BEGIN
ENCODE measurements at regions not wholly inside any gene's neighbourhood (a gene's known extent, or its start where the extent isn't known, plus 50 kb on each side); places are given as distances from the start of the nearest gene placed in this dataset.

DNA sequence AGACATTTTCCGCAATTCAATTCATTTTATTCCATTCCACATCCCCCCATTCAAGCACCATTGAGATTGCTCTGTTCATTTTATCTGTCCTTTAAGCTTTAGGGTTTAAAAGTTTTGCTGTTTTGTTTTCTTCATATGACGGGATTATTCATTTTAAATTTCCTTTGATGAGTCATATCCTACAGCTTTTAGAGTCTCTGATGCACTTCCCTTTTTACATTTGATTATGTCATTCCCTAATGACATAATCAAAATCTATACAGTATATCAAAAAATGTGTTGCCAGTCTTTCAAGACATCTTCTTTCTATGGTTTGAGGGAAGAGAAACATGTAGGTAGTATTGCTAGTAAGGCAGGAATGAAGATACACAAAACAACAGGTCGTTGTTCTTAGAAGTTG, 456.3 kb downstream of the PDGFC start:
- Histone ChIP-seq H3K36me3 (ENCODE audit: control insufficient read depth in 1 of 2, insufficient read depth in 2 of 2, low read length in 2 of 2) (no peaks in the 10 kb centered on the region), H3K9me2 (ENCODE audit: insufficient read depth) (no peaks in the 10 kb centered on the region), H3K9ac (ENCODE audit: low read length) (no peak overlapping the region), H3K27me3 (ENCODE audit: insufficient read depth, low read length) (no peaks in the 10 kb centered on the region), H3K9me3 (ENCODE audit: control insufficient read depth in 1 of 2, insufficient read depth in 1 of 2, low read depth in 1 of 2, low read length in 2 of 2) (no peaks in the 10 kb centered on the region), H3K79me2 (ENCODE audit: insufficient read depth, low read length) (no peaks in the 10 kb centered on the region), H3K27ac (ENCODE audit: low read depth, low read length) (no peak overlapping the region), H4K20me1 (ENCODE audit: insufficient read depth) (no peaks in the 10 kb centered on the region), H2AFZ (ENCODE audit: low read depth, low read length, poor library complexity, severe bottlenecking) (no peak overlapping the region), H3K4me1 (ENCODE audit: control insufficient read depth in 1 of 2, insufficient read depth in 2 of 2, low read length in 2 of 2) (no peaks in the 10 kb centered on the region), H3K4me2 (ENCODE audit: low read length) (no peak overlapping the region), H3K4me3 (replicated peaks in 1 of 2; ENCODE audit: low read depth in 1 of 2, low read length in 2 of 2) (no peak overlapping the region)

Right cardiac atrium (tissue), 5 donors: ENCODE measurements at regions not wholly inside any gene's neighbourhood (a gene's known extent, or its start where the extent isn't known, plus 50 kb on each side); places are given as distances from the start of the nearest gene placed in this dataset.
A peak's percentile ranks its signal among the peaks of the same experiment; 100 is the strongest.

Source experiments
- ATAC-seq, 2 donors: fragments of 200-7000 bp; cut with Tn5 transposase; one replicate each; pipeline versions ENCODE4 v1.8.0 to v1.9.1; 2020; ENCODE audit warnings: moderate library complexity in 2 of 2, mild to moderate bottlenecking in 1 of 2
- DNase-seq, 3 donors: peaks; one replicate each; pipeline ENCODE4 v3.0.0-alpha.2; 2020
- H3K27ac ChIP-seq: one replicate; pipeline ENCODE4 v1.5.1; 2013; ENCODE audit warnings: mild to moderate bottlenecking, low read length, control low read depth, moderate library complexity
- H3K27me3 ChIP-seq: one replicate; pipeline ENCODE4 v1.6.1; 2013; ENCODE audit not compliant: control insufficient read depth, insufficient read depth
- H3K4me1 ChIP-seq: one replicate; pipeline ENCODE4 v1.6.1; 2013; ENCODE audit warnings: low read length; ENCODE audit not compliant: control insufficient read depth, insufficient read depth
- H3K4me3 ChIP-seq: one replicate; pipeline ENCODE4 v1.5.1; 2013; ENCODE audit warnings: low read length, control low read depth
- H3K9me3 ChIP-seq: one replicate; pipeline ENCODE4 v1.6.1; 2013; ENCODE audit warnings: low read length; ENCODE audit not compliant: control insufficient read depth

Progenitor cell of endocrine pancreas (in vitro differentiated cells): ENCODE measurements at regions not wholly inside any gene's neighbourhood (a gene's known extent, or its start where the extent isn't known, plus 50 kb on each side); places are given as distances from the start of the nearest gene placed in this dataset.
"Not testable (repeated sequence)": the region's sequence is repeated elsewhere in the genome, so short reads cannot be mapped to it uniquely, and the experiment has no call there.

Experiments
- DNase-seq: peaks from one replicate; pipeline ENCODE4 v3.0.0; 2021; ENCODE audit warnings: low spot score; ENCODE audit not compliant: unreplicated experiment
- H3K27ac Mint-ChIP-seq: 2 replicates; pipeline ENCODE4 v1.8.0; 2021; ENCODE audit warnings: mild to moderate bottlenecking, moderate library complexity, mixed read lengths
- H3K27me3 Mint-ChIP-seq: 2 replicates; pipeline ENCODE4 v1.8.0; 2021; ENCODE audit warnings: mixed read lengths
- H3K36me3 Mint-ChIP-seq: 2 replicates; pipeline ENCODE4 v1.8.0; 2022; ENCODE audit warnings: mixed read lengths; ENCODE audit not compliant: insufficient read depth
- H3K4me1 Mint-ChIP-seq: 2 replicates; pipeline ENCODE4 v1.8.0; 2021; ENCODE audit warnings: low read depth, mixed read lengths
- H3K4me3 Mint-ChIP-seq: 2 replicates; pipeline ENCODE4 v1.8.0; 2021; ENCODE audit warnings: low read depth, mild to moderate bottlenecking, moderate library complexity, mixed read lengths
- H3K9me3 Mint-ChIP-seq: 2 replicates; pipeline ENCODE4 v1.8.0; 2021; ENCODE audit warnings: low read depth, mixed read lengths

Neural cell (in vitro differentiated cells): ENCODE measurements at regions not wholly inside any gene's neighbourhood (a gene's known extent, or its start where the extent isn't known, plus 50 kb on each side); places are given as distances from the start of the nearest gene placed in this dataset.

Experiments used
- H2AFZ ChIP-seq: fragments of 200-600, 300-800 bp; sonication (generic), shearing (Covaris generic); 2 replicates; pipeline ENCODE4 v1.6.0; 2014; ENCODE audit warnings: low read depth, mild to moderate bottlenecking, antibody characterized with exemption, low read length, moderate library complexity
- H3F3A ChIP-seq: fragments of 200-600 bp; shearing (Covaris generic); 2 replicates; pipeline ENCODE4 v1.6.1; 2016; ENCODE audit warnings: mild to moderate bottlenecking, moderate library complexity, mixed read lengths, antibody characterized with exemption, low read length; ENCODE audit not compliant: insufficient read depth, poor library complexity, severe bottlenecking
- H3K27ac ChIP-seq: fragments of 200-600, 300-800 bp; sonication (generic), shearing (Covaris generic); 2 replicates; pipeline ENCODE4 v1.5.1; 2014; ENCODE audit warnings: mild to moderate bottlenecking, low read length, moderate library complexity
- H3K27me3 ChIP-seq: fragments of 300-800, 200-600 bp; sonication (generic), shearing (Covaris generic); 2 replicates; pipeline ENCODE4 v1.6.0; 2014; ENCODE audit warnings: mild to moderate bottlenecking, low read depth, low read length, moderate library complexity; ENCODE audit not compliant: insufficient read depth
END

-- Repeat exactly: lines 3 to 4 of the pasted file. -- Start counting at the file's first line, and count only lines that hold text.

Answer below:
- Histone ChIP-seq H3K36me3 (ENCODE audit: control insufficient read depth in 1 of 2, insufficient read depth in 2 of 2, low read length in 2 of 2) (no peaks in the 10 kb centered on the region), H3K9me2 (ENCODE audit: insufficient read depth) (no peaks in the 10 kb centered on the region), H3K9ac (ENCODE audit: low read length) (no peak overlapping the region), H3K27me3 (ENCODE audit: insufficient read depth, low read length) (no peaks in the 10 kb centered on the region), H3K9me3 (ENCODE audit: control insufficient read depth in 1 of 2, insufficient read depth in 1 of 2, low read depth in 1 of 2, low read length in 2 of 2) (no peaks in the 10 kb centered on the region), H3K79me2 (ENCODE audit: insufficient read depth, low read length) (no peaks in the 10 kb centered on the region), H3K27ac (ENCODE audit: low read depth, low read length) (no peak overlapping the region), H4K20me1 (ENCODE audit: insufficient read depth) (no peaks in the 10 kb centered on the region), H2AFZ (ENCODE audit: low read depth, low read length, poor library complexity, severe bottlenecking) (no peak overlapping the region), H3K4me1 (ENCODE audit: control insufficient read depth in 1 of 2, insufficient read depth in 2 of 2, low read length in 2 of 2) (no peaks in the 10 kb centered on the region), H3K4me2 (ENCODE audit: low read length) (no peak overlapping the region), H3K4me3 (replicated peaks in 1 of 2; ENCODE audit: low read depth in 1 of 2, low read length in 2 of 2) (no peak overlapping the region)

Right cardiac atrium (tissue), 5 donors: ENCODE measurements at regions not wholly inside any gene's neighbourhood (a gene's known extent, or its start where the extent isn't known, plus 50 kb on each side); places are given as distances from the start of the nearest gene placed in this dataset.